- The Importance of Preserving the Union in Paradise Lost Critics have long argued over the power structure operating in the gender relations of Milton's Paradise Lost. However, to really understand Adam and Eve and the intricacies of their relationship, it is necessary to view them in terms of a union, not as separate people vying for power. Because they are a union of contraries, the power dilemma is a moot point even though a hierarchy exists; it is a hierarchy of knowledge, not of power, and it in no way implies that Adam needs Eve any less than she needs him.... [tags: Milton Paradise Lost Essays]
5573 words (15.9 pages)
- Paradise Lost is one of the finest examples of the epic tradition in all of literature. In composing this extraordinary work, John Milton was, for the most part, following in the manner of epic poets of past centuries: Barbara Lewalski notes that Paradise Lost is an "epic whose closest structural affinities are to Virgil's Aeneid . . . "; she continues, however, to state that we now recognize as well the influence of epic traditions and the presence of epic features other than Virgilian. Among the poem's Homeric elements are its Iliadic subject, the death and woe resulting from an act of disobedience; the portrayal of Satan as an Archillean hero motivated by a sense of injured merit and... [tags: Epics Milton Paradise Lost Essays]
3232 words (9.2 pages)
- The Fallen Angels in Paradise Lost The fallen angels are Satan's minions and the voices by which Milton may express a variety of opinions and views, showing the diversity and intricacies of Hell, and the immorality of their actions and proposals. Whilst we are often impressed by the skill with which the individual leaders perform their tasks and speeches, we are never left in any doubt as to the truth of G-d, and the futility of their debates. By examining the angels as a group, Milton is able to leave the infernal dungeon, to take a flight throughout history, giving his own point of view. It is thus that Books I and II of "Paradise Lost" are so unique, as the... [tags: Milton Paradise Lost Essays]
2066 words (5.9 pages)
- Predestination in Book III of Paradise Lost Milton's purpose in Paradise Lost is nothing less than to assert eternal providence and justify the ways of God to men - a most daunting task. For Milton to succeed in his endeavour, he has to unravel a number of theologiccal thorns that have troubled christian philosophers for centuries. Since his epic poem is, essentially, a twelve book argument building to a logical conclusion - the 'justification of the ways of God to men' - he will necessarily have to deal with these dogmatic problems, and, in doing so, reveal his own take on the Christian theology.... [tags: Milton Paradise Lost Essays]
1629 words (4.7 pages)
- The Power of Free Will in Milton's Paradise Lost Eleanor Roosevelt once said, "Remember always that you not only have to be an individual, you have an obligation to be one." To be an individual means to act by choice and make decisions with free will enhanced by the power of knowledge. Only then are people true to themselves and to others. In Paradise Lost, Milton clearly conveys this concept of acting freely under God. He shows the reader that only with the freedom to choose do a person's actions become meaningful and sincere.... [tags: Milton Paradise Lost Essays]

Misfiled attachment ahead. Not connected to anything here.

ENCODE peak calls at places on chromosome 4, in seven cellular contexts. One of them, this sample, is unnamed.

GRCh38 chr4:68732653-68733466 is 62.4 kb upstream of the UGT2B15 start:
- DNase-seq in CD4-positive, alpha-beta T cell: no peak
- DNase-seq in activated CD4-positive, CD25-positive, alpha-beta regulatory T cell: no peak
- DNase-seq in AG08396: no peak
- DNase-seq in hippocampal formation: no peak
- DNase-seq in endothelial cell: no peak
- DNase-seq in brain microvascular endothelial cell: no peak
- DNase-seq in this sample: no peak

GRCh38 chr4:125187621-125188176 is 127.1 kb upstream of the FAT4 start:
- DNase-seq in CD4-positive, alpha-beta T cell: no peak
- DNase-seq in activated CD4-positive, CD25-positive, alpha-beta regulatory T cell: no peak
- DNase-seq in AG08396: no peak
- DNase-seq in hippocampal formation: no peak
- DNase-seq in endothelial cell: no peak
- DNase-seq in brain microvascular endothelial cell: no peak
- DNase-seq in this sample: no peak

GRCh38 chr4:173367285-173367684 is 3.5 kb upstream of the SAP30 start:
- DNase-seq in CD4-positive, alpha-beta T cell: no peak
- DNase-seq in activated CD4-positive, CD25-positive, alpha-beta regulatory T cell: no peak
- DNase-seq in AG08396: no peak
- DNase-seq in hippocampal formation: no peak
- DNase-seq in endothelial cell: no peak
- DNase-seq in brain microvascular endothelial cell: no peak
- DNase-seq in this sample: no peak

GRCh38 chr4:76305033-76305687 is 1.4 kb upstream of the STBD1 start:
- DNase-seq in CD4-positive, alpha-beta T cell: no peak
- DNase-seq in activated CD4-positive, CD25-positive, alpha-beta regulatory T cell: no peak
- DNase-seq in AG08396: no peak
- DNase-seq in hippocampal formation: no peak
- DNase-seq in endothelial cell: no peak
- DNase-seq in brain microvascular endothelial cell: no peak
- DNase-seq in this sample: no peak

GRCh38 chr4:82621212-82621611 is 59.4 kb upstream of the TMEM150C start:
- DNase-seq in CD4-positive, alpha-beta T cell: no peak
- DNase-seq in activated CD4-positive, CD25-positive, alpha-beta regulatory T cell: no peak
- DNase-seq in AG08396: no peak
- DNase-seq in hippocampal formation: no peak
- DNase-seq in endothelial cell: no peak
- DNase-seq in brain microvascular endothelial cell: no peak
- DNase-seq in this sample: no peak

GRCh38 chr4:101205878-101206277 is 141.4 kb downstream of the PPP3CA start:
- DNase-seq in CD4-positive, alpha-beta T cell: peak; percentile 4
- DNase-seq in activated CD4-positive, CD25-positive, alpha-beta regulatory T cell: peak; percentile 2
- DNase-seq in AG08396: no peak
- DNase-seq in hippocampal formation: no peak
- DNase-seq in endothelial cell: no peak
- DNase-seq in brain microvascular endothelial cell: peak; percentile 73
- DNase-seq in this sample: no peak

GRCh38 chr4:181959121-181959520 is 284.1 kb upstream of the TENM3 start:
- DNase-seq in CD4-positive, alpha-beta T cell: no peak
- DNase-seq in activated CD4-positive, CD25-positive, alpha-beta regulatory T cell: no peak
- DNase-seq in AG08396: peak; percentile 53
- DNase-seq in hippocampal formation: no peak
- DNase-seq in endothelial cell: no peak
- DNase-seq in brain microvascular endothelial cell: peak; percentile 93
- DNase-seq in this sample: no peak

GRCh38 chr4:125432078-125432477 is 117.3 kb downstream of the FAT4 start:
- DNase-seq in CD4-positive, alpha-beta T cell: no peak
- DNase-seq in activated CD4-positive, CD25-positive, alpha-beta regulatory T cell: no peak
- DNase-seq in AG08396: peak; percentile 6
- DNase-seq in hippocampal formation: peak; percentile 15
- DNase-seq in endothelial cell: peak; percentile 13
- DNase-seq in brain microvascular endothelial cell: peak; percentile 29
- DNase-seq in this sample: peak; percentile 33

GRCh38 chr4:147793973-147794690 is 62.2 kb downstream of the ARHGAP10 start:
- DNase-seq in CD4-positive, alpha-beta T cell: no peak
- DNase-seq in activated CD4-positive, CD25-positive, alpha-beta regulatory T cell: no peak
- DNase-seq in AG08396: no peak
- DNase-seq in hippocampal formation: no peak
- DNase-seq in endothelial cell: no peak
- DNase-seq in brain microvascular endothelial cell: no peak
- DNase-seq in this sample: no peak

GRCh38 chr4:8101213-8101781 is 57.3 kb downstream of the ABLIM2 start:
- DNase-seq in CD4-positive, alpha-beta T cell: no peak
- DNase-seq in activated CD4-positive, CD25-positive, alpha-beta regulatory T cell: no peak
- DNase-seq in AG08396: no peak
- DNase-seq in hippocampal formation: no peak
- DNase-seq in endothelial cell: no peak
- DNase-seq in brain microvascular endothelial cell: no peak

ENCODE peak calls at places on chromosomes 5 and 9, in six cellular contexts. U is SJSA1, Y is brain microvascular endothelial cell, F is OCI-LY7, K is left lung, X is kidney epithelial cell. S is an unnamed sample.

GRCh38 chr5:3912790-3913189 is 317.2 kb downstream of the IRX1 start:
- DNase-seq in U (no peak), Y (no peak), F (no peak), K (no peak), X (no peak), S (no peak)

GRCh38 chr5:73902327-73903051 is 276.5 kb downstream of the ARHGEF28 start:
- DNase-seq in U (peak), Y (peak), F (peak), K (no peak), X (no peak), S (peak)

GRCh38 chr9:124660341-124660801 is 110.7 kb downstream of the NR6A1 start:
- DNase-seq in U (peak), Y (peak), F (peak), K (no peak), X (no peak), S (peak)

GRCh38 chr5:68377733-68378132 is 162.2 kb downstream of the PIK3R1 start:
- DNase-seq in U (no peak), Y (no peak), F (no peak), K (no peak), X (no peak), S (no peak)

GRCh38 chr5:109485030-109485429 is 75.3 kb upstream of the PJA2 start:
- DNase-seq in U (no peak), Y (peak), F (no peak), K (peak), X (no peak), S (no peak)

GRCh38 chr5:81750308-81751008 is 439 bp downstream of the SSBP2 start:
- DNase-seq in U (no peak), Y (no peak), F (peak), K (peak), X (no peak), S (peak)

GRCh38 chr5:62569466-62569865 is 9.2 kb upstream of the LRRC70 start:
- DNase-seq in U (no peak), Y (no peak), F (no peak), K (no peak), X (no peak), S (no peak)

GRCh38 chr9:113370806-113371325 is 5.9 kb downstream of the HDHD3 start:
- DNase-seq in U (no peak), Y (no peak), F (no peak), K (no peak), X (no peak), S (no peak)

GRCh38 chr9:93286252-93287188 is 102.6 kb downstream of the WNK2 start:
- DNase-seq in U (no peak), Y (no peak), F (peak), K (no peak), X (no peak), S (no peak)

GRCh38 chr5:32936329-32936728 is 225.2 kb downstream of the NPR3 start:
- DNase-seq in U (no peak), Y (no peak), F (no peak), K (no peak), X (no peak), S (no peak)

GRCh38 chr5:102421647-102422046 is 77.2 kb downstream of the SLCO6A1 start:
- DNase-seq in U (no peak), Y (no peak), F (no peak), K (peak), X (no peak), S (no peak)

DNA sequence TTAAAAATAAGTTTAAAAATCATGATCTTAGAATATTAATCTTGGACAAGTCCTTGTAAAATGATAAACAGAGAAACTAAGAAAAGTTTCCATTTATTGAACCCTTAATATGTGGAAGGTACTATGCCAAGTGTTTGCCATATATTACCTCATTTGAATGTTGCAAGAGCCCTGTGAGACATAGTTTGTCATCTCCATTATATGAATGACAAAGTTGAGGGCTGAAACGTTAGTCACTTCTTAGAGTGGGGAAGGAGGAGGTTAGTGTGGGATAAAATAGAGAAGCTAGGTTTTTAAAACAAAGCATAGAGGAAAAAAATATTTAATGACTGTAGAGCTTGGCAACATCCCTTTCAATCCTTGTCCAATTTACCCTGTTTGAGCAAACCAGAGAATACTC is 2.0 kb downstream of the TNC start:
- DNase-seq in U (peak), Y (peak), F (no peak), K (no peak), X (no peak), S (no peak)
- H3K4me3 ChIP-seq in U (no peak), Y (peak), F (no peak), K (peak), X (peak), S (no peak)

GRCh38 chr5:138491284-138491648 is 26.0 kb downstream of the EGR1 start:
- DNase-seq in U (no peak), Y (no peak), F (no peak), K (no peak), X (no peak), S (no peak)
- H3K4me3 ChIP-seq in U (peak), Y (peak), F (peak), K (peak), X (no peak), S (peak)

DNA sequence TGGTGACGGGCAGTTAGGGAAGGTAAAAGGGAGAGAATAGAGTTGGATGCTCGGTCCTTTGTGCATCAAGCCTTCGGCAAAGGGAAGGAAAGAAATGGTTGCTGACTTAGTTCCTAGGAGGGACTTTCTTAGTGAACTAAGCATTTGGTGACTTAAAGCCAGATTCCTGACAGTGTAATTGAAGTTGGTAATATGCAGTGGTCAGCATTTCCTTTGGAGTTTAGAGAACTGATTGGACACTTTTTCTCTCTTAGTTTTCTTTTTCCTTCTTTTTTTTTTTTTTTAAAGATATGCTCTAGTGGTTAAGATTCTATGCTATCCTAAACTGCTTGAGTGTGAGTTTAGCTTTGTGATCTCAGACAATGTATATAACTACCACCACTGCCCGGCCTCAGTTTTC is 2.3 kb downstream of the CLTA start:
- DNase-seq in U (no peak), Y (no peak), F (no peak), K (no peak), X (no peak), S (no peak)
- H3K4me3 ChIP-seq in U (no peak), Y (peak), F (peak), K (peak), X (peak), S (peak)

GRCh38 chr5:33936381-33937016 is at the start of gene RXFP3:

1562 words (4.5 pages)
- Milton’s Paradise Lost has been praised as being the greatest English epic of all time, most stunningly in its author's depiction of the parents of humanity, Adam and Eve. How Milton chose to portray the original mother and father has been a focus of much criticism with contemporary readers. One of the main subjects of these comments is in reference to Eve, who, according to many, is a trivial character that is most definitely inferior to her mate. Nonetheless, many do not recognize that, after the fateful Fall, she becomes a much more evolved character.... [tags: Milton’s Paradise Lost]
4358 words (12.5 pages)
After Mammon's argument, all the demons seemed in complete disagreement. Hell's great compromiser, Beelzebub, entered the picture to add a little cohesiveness to their thoughts. He agrees with Mammon that there is no place for them in Heaven and also with Moloch that they should seek revenge on God. He disagrees, however, that they should wage a full out war on Heaven because he agrees with Belial that they are no match for God's power. Beelzebub then plants his demon seed. God holds Man very precious as his creation. If the arch-demons attack man, an easy target, they can get to God. This is an ingenious plan which utilizes the ideas brought up by the other arguments. Beelzebub finds a common theme among the other demon's thought's and emphasizes the similarities. Satan agrees with Beelzebub's plan whole heatedly, and volunteers to go to Earth and tempt man.
Satan played on the other demons intelligence. He knew all along that they were no match for God, but he thought it would be better if they decided that for themselves rather than telling them right out. It would leave Satan open for criticism if he dictated what they should do, but if the deduce it for themselves, then they have only themselves to blame if their ideas are incorrect. Similarly, Satan knew that the best way to get to God was through man. It would not be in his best interest to submit the idea and then go carry it out because it would not make him seem like he is taking as big a risk. If he were to plant the idea in Beelzebub's head, when he volunteered to go to Earth it would make him seem like a heroic leader and not a dictitorial one.